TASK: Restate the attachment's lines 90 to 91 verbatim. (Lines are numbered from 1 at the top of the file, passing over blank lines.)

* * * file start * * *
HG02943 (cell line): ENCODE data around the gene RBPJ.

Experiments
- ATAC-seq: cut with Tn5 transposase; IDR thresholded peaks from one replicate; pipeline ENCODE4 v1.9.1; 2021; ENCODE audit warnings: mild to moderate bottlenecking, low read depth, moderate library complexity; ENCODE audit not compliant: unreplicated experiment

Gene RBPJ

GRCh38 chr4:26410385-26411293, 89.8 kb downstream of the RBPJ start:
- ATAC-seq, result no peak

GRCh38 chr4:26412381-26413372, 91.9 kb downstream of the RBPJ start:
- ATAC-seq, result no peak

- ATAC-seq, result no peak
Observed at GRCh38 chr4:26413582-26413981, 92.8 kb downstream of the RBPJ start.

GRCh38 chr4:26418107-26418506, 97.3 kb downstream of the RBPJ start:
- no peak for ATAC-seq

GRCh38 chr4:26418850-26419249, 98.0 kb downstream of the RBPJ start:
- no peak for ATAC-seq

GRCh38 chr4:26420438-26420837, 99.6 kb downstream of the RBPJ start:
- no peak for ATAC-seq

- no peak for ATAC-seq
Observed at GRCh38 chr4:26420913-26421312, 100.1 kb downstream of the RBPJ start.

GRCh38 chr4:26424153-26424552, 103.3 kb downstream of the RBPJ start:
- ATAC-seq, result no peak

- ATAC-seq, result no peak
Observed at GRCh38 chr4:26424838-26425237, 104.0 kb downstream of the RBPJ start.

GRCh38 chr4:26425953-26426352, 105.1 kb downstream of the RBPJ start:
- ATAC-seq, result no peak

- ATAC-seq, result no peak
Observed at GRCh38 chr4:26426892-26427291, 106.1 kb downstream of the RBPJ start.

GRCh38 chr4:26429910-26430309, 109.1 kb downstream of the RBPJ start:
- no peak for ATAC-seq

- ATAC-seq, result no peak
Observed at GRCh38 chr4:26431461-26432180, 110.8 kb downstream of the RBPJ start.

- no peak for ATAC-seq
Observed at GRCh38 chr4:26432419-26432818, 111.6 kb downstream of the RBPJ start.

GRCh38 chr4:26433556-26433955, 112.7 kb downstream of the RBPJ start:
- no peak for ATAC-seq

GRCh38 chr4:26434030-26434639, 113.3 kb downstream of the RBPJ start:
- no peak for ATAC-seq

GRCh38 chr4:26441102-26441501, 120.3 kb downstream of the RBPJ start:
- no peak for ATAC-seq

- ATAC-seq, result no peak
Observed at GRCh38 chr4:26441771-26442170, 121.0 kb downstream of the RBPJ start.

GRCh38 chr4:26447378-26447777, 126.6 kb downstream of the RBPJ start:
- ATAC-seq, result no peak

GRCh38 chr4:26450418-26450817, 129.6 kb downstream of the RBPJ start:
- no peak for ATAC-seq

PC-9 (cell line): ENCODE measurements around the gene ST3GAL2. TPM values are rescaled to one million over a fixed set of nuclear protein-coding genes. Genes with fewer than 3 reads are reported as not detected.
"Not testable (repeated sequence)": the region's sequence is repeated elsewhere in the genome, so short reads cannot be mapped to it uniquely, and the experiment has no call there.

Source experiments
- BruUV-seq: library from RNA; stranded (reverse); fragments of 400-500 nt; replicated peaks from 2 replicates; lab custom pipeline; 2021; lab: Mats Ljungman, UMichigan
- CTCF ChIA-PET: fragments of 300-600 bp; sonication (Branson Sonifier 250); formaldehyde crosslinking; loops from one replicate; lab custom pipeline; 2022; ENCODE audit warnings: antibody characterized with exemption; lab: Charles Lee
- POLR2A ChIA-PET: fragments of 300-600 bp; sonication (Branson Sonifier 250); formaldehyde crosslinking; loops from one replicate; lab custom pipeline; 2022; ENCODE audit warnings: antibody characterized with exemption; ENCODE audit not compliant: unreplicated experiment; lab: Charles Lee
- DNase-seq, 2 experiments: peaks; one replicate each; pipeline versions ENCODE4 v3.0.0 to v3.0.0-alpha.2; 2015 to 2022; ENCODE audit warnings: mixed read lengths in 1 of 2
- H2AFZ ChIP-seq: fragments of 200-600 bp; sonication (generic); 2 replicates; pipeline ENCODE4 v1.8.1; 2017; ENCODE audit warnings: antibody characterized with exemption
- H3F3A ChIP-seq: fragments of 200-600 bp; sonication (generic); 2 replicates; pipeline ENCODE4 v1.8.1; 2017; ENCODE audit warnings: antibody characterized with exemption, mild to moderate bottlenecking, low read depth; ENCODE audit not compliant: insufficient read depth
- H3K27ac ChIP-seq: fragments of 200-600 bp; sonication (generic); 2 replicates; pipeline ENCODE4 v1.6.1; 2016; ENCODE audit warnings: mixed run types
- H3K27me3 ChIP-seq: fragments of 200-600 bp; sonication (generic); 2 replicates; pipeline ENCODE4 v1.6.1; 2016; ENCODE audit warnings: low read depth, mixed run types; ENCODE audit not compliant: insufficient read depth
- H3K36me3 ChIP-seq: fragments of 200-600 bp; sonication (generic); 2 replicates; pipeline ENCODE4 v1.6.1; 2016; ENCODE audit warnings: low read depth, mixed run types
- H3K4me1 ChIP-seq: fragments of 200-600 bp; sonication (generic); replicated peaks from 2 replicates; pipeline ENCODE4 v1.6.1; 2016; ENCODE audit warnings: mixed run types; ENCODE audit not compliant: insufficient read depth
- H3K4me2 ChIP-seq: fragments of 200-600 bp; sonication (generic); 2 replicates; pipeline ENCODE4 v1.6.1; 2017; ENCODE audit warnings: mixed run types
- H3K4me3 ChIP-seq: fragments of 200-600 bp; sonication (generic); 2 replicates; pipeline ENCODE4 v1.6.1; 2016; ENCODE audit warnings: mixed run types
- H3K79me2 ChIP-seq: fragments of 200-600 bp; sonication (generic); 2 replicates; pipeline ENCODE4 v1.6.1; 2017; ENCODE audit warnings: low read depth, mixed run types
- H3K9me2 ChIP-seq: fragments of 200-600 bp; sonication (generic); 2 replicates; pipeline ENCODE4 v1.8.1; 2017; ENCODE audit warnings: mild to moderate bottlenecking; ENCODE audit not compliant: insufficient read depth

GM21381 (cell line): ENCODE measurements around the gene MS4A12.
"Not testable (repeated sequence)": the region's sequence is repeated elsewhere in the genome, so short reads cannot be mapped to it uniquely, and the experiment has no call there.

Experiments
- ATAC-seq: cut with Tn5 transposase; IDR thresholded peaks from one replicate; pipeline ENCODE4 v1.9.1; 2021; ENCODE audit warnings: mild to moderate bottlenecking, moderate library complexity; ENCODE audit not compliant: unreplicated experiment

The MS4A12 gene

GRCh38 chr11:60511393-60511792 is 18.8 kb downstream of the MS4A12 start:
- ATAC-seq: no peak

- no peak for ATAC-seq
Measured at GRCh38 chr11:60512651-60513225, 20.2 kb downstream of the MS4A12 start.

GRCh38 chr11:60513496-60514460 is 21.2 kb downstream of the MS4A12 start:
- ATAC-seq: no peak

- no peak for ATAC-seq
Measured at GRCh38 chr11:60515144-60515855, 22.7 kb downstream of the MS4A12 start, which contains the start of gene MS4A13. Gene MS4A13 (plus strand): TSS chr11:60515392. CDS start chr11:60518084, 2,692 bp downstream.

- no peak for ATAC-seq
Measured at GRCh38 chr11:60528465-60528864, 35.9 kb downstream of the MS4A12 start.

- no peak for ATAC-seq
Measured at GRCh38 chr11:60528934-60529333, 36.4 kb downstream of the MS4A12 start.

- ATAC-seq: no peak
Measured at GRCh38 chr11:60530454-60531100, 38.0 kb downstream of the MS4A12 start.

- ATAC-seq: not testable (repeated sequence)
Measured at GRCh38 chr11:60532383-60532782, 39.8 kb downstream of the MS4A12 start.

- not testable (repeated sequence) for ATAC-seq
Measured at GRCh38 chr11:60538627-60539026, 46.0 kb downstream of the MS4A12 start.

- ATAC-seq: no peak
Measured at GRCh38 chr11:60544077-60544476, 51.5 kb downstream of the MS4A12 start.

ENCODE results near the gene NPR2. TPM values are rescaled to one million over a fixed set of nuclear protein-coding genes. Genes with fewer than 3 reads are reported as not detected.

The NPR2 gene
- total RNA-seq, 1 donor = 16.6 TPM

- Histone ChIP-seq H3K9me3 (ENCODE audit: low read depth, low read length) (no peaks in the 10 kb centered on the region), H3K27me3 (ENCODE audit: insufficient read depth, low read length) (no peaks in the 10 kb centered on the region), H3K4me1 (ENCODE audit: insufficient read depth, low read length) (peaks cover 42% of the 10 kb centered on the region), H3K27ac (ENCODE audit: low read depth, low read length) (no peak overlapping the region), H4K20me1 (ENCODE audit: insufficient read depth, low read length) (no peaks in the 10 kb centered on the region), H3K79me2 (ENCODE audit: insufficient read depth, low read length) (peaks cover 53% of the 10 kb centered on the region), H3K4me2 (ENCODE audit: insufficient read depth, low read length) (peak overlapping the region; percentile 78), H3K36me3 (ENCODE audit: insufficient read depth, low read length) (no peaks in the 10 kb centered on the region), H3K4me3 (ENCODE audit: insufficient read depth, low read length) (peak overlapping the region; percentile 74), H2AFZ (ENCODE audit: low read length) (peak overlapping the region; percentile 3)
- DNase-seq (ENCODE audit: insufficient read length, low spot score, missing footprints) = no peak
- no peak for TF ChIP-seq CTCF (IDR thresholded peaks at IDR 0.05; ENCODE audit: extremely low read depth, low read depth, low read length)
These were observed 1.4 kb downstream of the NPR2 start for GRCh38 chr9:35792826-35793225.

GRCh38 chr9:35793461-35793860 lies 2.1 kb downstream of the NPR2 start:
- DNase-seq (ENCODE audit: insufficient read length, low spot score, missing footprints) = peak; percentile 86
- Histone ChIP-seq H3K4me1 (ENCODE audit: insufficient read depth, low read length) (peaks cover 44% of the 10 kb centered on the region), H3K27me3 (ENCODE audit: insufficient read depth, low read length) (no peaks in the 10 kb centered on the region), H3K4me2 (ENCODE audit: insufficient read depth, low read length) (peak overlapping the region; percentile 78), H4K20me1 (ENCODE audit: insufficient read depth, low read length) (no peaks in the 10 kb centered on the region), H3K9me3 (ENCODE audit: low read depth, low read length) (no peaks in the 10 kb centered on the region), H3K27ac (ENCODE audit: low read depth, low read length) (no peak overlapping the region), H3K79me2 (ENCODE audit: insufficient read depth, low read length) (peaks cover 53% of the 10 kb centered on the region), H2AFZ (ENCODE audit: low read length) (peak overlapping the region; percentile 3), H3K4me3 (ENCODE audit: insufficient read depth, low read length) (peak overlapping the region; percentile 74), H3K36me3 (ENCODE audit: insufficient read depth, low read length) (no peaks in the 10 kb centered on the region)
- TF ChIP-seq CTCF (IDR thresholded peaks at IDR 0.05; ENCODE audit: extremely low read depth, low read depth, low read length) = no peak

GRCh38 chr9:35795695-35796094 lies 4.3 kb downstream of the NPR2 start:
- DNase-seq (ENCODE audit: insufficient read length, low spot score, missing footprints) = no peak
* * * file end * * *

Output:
- Histone ChIP-seq H3K9me3 (ENCODE audit: low read depth, low read length) (no peaks in the 10 kb centered on the region), H3K27me3 (ENCODE audit: insufficient read depth, low read length) (no peaks in the 10 kb centered on the region), H3K4me1 (ENCODE audit: insufficient read depth, low read length) (peaks cover 42% of the 10 kb centered on the region), H3K27ac (ENCODE audit: low read depth, low read length) (no peak overlapping the region), H4K20me1 (ENCODE audit: insufficient read depth, low read length) (no peaks in the 10 kb centered on the region), H3K79me2 (ENCODE audit: insufficient read depth, low read length) (peaks cover 53% of the 10 kb centered on the region), H3K4me2 (ENCODE audit: insufficient read depth, low read length) (peak overlapping the region; percentile 78), H3K36me3 (ENCODE audit: insufficient read depth, low read length) (no peaks in the 10 kb centered on the region), H3K4me3 (ENCODE audit: insufficient read depth, low read length) (peak overlapping the region; percentile 74), H2AFZ (ENCODE audit: low read length) (peak overlapping the region; percentile 3)
- DNase-seq (ENCODE audit: insufficient read length, low spot score, missing footprints) = no peak